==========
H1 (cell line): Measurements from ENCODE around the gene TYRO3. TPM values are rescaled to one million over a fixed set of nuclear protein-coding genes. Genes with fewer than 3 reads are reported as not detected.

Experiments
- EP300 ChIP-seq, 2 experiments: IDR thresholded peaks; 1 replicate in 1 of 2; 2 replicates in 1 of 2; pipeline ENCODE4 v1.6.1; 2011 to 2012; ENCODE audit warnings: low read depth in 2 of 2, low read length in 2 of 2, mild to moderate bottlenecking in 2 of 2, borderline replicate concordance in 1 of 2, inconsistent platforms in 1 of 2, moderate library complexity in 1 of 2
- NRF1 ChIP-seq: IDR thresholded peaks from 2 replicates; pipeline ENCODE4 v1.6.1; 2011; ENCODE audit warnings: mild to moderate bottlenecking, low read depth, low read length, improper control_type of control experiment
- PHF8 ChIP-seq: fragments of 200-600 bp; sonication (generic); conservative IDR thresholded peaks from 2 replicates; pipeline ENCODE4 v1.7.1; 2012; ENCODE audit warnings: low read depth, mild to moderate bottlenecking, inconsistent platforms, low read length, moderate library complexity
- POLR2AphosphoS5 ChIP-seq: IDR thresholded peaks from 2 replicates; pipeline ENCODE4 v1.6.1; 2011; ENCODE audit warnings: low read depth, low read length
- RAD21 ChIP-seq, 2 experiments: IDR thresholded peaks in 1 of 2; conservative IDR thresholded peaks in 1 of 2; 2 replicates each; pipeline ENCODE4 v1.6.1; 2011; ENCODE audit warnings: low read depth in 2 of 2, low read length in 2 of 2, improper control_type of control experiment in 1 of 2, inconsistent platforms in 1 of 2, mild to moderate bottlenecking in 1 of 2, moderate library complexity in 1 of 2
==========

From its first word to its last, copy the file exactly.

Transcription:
H1 (cell line): Measurements from ENCODE around the gene TYRO3. TPM values are rescaled to one million over a fixed set of nuclear protein-coding genes. Genes with fewer than 3 reads are reported as not detected.

Experiments
- EP300 ChIP-seq, 2 experiments: IDR thresholded peaks; 1 replicate in 1 of 2; 2 replicates in 1 of 2; pipeline ENCODE4 v1.6.1; 2011 to 2012; ENCODE audit warnings: low read depth in 2 of 2, low read length in 2 of 2, mild to moderate bottlenecking in 2 of 2, borderline replicate concordance in 1 of 2, inconsistent platforms in 1 of 2, moderate library complexity in 1 of 2
- NRF1 ChIP-seq: IDR thresholded peaks from 2 replicates; pipeline ENCODE4 v1.6.1; 2011; ENCODE audit warnings: mild to moderate bottlenecking, low read depth, low read length, improper control_type of control experiment
- PHF8 ChIP-seq: fragments of 200-600 bp; sonication (generic); conservative IDR thresholded peaks from 2 replicates; pipeline ENCODE4 v1.7.1; 2012; ENCODE audit warnings: low read depth, mild to moderate bottlenecking, inconsistent platforms, low read length, moderate library complexity
- POLR2AphosphoS5 ChIP-seq: IDR thresholded peaks from 2 replicates; pipeline ENCODE4 v1.6.1; 2011; ENCODE audit warnings: low read depth, low read length
- RAD21 ChIP-seq, 2 experiments: IDR thresholded peaks in 1 of 2; conservative IDR thresholded peaks in 1 of 2; 2 replicates each; pipeline ENCODE4 v1.6.1; 2011; ENCODE audit warnings: low read depth in 2 of 2, low read length in 2 of 2, improper control_type of control experiment in 1 of 2, inconsistent platforms in 1 of 2, mild to moderate bottlenecking in 1 of 2, moderate library complexity in 1 of 2